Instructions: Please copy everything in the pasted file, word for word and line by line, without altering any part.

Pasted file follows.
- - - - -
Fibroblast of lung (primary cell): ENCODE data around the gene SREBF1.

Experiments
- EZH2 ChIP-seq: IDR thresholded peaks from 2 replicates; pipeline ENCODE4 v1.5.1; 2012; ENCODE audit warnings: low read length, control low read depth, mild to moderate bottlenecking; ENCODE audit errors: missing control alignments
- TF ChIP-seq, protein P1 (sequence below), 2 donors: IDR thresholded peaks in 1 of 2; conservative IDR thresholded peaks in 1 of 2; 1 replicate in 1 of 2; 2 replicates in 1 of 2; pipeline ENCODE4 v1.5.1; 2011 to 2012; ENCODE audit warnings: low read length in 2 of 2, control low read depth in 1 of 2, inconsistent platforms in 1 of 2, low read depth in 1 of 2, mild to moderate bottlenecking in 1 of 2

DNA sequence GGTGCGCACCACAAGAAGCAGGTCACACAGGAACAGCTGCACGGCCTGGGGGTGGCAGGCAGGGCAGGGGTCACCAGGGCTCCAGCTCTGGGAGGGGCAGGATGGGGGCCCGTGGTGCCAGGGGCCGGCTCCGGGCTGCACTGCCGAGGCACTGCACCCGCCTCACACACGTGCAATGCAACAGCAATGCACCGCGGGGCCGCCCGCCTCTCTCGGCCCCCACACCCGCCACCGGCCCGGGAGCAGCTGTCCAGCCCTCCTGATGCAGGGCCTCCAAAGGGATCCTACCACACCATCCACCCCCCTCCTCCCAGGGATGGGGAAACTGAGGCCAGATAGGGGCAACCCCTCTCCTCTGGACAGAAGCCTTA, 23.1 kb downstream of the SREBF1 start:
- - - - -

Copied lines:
Fibroblast of lung (primary cell): ENCODE data around the gene SREBF1.

Experiments
- EZH2 ChIP-seq: IDR thresholded peaks from 2 replicates; pipeline ENCODE4 v1.5.1; 2012; ENCODE audit warnings: low read length, control low read depth, mild to moderate bottlenecking; ENCODE audit errors: missing control alignments
- TF ChIP-seq, protein P1 (sequence below), 2 donors: IDR thresholded peaks in 1 of 2; conservative IDR thresholded peaks in 1 of 2; 1 replicate in 1 of 2; 2 replicates in 1 of 2; pipeline ENCODE4 v1.5.1; 2011 to 2012; ENCODE audit warnings: low read length in 2 of 2, control low read depth in 1 of 2, inconsistent platforms in 1 of 2, low read depth in 1 of 2, mild to moderate bottlenecking in 1 of 2

DNA sequence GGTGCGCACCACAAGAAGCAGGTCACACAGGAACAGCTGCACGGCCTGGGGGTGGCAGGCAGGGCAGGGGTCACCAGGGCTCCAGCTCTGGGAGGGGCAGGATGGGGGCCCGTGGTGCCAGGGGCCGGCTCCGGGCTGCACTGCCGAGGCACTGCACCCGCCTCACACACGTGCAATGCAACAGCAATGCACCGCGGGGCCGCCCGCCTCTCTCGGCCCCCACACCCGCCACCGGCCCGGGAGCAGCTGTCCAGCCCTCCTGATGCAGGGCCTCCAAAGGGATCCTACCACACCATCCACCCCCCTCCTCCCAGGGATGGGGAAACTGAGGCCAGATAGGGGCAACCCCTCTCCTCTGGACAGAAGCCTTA, 23.1 kb downstream of the SREBF1 start: